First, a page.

Green Party Candidate Makes D-6 Case
The Green Party has yet another candidate running in Montgomery County this year after 71-year-old former Navy contractor George Gluck announced he will mount a challenge for the vacant seat in Maryland's 6th Congressional District as a Green Party candidate.
"I think it's where I can do the most good," Gluck said. "I'm running for my grandkids and other people's grandkids."
By Nickolai Sukharev
March 9, 2018
Once a member of the Democratic Party, Gluck said the views that made him feel most welcome in the Green Party are those of a "1968 Democrat," which he explained meant they aligned with progressives "on virtually every issue."
Gluck explained how he left the Democratic Party in 1993 in response to then-President Bill Clinton's decision to bring the United States into the then-nascent North American Free Trade Agreement, but added that he first began to feel uncomfortable in the party after then-President Jimmy Carter signed the Motor Carrier Act of 1980, which deregulated the trucking industry.
Gluck plans to pursue a platform that amounts to what he called a "Green New Deal," including expanding Medicare for all, abolishing outstanding student loan debt and pushing for electoral reforms like instant runoff voting.
The Rockville resident added that his "Green New Deal" platform would also include planks in line with the Green Party's traditional focus on the environment, including introducing legislation that would incentivize the construction of more wind turbines and other bills to give consumers incentives to purchase solar panels, as opposed to using funds to subsidize gas pipelines.
"We employ many more people in the solar industry than in the coal industry," he added.
While some Greens hailed President Donald Trump's recent pledge to enact steel tariffs, Gluck said the issue would need further examination, but noted that many European countries levy a Value Added Tax on both imported and domestically manufactured products.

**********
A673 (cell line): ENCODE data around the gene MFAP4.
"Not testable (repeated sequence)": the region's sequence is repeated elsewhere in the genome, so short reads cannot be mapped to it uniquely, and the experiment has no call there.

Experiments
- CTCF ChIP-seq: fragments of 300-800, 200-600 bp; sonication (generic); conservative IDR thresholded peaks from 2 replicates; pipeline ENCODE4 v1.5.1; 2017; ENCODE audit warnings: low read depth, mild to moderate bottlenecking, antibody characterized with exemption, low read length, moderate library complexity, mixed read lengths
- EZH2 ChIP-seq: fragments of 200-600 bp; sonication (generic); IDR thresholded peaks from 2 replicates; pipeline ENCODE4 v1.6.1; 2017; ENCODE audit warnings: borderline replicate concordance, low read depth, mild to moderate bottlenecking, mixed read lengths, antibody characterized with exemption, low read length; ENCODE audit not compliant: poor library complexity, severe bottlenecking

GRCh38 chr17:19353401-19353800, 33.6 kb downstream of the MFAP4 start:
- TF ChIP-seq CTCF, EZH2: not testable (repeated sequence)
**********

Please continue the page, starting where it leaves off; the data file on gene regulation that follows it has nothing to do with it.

"I'd look competing with the rest of the world by doing what they're doing and adding a VAT tax," he said.
Gluck only intends to spend a total of $400 on his campaign, but said that if his effort is successful, he would not only staff his Capitol Hill and district offices with Greens, but also with a mix of Democrats, Republicans, Libertarians, and independents to provide him with viewpoint diversity and to allow 6th District constituents to speak "someone registered the same way" should they contact their congressman's office. He added that he would join the House Progressive Caucus, and would support legislation to get money out of politics, address wage inequality and combat global warming.
Gluck, who has become a late-in-life perennial candidate in recent years, has also run for public office five other times in the last nine years, first running in a 2009 special election for the District 3 County Council seat. He ran for an at-large council seat the next year before turning his attention to Montgomery County's Congressional delegation by challenging then-Congressman Chris Van Hollen (D) for the 8th District in 2012. The past two election cycles saw him mount challenges against 6th District Representative John Delaney, who announced he would decline to seek another term in July of last year, but would instead be a Democratic candidate for President in the 2020 election.
Tim Willard, who is running for an at-large seat on the County Council as a Green Party candidate, praised Gluck's candidacy.
"George is a solid, progressive candidate who will work hard to get money out of politics, provide health insurance for all, and fight for the working class in America," Willard wrote in an email.
Gluck will face Libertarian Party candidate Kevin Caldwell, unaffiliated candidate Ted Athey, and the winners of the June 26 Democratic and Republican primaries in the Nov. 6 general election.